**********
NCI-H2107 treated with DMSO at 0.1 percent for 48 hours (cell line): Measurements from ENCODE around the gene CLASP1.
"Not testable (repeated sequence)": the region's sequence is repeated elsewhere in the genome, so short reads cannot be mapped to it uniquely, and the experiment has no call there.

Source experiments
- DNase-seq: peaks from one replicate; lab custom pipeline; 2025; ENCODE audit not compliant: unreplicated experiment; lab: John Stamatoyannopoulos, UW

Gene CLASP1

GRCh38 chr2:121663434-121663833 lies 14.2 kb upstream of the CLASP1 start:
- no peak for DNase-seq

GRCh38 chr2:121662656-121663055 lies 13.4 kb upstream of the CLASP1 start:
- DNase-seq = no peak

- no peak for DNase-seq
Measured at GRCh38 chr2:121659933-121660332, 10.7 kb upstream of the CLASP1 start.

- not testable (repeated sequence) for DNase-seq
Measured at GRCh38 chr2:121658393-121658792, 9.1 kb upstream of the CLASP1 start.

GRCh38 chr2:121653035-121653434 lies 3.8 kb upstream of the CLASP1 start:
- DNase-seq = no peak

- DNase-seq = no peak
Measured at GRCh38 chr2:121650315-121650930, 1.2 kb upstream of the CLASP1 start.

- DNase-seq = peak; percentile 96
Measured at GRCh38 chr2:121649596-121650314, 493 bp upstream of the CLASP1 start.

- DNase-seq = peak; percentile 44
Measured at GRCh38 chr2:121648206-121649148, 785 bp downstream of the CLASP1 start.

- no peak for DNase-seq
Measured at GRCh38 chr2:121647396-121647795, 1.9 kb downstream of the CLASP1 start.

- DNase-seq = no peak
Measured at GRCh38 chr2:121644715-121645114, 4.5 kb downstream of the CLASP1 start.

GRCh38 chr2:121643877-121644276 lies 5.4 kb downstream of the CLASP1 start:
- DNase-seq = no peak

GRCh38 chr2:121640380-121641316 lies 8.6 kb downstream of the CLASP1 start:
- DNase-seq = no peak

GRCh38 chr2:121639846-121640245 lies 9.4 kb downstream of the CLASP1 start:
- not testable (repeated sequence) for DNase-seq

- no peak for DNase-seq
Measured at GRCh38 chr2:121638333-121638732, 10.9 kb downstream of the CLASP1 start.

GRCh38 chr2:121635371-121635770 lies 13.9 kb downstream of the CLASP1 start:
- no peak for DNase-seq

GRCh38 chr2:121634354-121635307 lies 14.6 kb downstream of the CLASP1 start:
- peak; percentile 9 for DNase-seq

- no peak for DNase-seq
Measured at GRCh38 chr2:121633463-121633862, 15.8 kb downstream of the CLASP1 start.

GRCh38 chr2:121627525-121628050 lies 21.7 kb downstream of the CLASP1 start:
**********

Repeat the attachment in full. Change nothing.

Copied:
NCI-H2107 treated with DMSO at 0.1 percent for 48 hours (cell line): Measurements from ENCODE around the gene CLASP1.
"Not testable (repeated sequence)": the region's sequence is repeated elsewhere in the genome, so short reads cannot be mapped to it uniquely, and the experiment has no call there.

Source experiments
- DNase-seq: peaks from one replicate; lab custom pipeline; 2025; ENCODE audit not compliant: unreplicated experiment; lab: John Stamatoyannopoulos, UW

Gene CLASP1

GRCh38 chr2:121663434-121663833 lies 14.2 kb upstream of the CLASP1 start:
- no peak for DNase-seq

GRCh38 chr2:121662656-121663055 lies 13.4 kb upstream of the CLASP1 start:
- DNase-seq = no peak

- no peak for DNase-seq
Measured at GRCh38 chr2:121659933-121660332, 10.7 kb upstream of the CLASP1 start.

- not testable (repeated sequence) for DNase-seq
Measured at GRCh38 chr2:121658393-121658792, 9.1 kb upstream of the CLASP1 start.

GRCh38 chr2:121653035-121653434 lies 3.8 kb upstream of the CLASP1 start:
- DNase-seq = no peak

- DNase-seq = no peak
Measured at GRCh38 chr2:121650315-121650930, 1.2 kb upstream of the CLASP1 start.

- DNase-seq = peak; percentile 96
Measured at GRCh38 chr2:121649596-121650314, 493 bp upstream of the CLASP1 start.

- DNase-seq = peak; percentile 44
Measured at GRCh38 chr2:121648206-121649148, 785 bp downstream of the CLASP1 start.

- no peak for DNase-seq
Measured at GRCh38 chr2:121647396-121647795, 1.9 kb downstream of the CLASP1 start.

- DNase-seq = no peak
Measured at GRCh38 chr2:121644715-121645114, 4.5 kb downstream of the CLASP1 start.

GRCh38 chr2:121643877-121644276 lies 5.4 kb downstream of the CLASP1 start:
- DNase-seq = no peak

GRCh38 chr2:121640380-121641316 lies 8.6 kb downstream of the CLASP1 start:
- DNase-seq = no peak

GRCh38 chr2:121639846-121640245 lies 9.4 kb downstream of the CLASP1 start:
- not testable (repeated sequence) for DNase-seq

- no peak for DNase-seq
Measured at GRCh38 chr2:121638333-121638732, 10.9 kb downstream of the CLASP1 start.

GRCh38 chr2:121635371-121635770 lies 13.9 kb downstream of the CLASP1 start:
- no peak for DNase-seq

GRCh38 chr2:121634354-121635307 lies 14.6 kb downstream of the CLASP1 start:
- peak; percentile 9 for DNase-seq

- no peak for DNase-seq
Measured at GRCh38 chr2:121633463-121633862, 15.8 kb downstream of the CLASP1 start.

GRCh38 chr2:121627525-121628050 lies 21.7 kb downstream of the CLASP1 start: